Therese's staggering deceptions snowballed after she set up court in Paris. She announced that an American billionaire, Crawford, had named her as his sole heiress, in a will that was apparently being contested by two nephews. Therese kept the will and its many codicils in a strongbox at her new residence off the Champs Elysees, along with a hundred million francs in bearer bonds. The interest on these bonds provided the Humberts with their income and allowed them to borrow fantastic sums while the will was being fought over. Spurling describes the legal maneuverings with admirable clarity and dexterity.
For nearly a generation Therese entertained the great and the good of le tout Paris, including presidents, politicians and police chiefs. One of the joys of this small volume is its use of contemporary illustrations, from caricatures to police mug shots. In a drawing of a splendid dinner party where Therese is entertaining law enforcement officials, the centerpiece on the table is a chocolate replica of the famous strongbox. But it wasn't long before police officers were entertaining Therese. Senator Humbert died in 1894 and without his fine legal mind behind operations, Therese's schemes swung out of control. After a theatrical court case, Therese and Frederic were sentenced to five years imprisonment with hard labor. Therese was never heard from again.
La Grande Therese's British publisher is Andrew Franklin, who worked with Spurling at Penguin on her first Matisse volume. Franklin set up Profile Books and published La Grande Therese last fall in grand style, invoking the spirit of la belle epoque. Therese was particularly noted for her vertiginous millinery, and at the book party, Hilary Spurling appeared in an elegant hat with a spotted veil. Spurling now always wears the hat when she gives a talk about Therese , as she says that it enlivens her take on an altogether more exotic persona.
Even without the hat, Spurling can be dramatic when she wants. Her family history, particularly the tale of her birth, makes for good storytelling. She was born in Bristol on Christmas day 1940 during a bombing raid of the Second World War. "My father had been called up, and he went off to fight leaving my mother and me in Bristol. It was one of the most heavily bombed cities in the country. My infant memories are of bombs and my wonderful Mickey Mouse gas mask. That was a great pleasure. It was a very safe period to grow up. Everybody was so traumatized by the war that we had a freedom that is unimaginable now.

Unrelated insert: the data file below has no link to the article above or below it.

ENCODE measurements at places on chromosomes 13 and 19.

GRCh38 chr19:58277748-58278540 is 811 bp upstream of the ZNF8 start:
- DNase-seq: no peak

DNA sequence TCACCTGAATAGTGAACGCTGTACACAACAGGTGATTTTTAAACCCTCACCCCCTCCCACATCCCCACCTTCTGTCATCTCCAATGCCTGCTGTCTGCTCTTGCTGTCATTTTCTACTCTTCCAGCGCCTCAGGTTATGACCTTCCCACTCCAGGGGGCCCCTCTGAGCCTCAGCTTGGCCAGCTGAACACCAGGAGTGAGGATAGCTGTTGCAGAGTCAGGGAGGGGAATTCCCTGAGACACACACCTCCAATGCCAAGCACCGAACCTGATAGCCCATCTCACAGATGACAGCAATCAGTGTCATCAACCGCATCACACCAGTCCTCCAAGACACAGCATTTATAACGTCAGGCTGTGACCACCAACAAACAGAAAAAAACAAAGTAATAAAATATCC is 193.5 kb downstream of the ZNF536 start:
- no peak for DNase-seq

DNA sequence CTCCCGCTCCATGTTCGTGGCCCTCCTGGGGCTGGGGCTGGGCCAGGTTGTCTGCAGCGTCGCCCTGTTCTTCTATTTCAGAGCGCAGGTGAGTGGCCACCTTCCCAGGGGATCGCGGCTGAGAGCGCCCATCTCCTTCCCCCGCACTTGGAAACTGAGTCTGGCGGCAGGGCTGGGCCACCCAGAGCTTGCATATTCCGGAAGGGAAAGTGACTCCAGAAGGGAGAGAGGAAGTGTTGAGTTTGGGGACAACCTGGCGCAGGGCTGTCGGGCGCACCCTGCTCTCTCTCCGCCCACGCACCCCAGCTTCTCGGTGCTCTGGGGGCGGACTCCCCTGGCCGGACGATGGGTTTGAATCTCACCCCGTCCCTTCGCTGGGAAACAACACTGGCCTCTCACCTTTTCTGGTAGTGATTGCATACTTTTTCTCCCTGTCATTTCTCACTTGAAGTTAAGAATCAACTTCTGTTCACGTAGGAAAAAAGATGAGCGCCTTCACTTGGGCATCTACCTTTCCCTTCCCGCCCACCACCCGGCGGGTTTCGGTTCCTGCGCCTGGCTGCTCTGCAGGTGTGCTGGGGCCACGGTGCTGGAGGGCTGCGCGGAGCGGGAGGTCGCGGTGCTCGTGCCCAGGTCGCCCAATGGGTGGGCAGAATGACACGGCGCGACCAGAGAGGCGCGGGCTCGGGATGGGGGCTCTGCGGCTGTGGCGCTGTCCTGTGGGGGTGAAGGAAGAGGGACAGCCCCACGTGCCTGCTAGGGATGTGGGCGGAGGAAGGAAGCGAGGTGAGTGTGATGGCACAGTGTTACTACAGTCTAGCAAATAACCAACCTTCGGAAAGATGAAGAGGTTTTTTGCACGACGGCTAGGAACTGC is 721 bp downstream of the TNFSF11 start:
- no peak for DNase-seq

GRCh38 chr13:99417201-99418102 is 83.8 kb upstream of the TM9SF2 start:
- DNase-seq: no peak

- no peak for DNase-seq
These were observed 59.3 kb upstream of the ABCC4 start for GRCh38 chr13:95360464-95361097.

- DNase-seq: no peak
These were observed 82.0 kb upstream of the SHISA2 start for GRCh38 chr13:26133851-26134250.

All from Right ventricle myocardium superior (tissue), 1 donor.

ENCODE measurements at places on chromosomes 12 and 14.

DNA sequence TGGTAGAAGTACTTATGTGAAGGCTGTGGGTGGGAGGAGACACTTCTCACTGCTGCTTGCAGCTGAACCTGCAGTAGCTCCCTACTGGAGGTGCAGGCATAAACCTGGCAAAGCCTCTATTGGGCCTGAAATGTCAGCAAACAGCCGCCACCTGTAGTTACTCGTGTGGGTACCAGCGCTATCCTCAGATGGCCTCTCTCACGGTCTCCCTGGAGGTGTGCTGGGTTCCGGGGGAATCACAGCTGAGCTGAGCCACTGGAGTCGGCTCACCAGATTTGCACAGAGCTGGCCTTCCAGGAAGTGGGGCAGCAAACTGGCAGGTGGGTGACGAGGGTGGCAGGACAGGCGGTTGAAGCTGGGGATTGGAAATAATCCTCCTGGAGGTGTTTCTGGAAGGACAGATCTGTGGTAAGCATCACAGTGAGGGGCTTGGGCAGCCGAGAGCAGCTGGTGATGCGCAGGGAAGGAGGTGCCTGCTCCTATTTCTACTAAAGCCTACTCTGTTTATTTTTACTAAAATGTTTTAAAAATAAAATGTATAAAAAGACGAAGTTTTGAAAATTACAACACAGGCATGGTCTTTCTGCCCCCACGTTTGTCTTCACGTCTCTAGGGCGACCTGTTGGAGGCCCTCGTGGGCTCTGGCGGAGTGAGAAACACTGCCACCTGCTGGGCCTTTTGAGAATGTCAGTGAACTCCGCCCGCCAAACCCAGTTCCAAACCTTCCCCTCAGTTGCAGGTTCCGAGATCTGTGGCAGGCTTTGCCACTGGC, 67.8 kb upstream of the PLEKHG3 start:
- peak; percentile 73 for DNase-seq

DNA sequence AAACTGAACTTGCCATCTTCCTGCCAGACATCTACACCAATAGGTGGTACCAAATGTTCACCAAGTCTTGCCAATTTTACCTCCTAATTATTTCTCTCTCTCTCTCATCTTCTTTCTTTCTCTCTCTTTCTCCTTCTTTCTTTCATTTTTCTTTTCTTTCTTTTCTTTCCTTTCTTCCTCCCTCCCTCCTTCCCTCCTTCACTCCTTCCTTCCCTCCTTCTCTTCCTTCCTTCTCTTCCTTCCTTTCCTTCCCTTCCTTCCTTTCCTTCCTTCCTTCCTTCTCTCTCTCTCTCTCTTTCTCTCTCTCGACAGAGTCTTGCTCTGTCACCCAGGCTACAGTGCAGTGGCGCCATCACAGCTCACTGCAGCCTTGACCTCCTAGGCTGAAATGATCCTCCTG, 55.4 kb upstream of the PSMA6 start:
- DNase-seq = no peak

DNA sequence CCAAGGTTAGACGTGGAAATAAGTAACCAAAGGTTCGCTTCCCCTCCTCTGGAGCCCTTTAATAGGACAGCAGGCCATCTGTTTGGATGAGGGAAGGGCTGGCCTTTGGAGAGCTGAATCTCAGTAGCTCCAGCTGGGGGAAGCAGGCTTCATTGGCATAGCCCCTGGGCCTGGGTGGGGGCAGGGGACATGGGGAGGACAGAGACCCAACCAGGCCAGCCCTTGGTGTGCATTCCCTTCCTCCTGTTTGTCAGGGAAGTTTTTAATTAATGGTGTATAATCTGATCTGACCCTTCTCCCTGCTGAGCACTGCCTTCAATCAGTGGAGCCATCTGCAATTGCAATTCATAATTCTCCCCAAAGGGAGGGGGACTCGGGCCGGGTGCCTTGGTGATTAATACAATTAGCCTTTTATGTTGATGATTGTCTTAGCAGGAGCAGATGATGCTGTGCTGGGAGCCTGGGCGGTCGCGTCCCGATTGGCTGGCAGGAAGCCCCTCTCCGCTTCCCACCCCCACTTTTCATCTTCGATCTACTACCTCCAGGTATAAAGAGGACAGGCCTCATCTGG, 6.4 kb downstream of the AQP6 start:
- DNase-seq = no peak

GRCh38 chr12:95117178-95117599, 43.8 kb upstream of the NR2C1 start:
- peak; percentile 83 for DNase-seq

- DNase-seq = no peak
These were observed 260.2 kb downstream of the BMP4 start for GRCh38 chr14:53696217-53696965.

"I think that both my grandfathers were bankrupts. I know my mother's father was. He had been driven out by the Troubles in Ireland, and his life ended horribly. My mother was the first of the family born in Manchester, and because her father was then bankrupted, the family lived a very difficult life, of great poverty and great shame. My father's family were Scottish. Manchester was a place like that, it was a melting pot. Both sides of my family were people who didn't make it."
But Spurling's parents were determined not to carry on in the same vein. "My parents fled away from Manchester and cut themselves off from their families. My father had a post at Bristol University teaching law, like Gustave Humbert, I now see. My parents both escaped through university." Spurling's father studied law at Oxford, her mother history at London University.
Themes of social and economic vulnerability haunt Spurling's biographies, particularly her study of Paul Scott, author of The Raj Quartet (TheJewel in the Crown is the first volume of four in the quartet), published by Norton in 1991. Spurling also uncovered profound secrets here, of a nature so upsetting to Scott's family that she considered abandoning the project. Her agent, Bruce Hunter at David Higham Associates, had known Paul Scott and counseled her to persevere. Her painstaking research revealed that there was a gap in Scott's life, a period that was never talked about, that lasted nearly two years. Spurling tracked down the wife of Scott's closest friend from this period and discovered that Scott was homosexual, but had decided to conceal the fact. In the end, the delicacy and compassion with which Spurling dealt with this brought about a therapeutic resolution for Scott's family.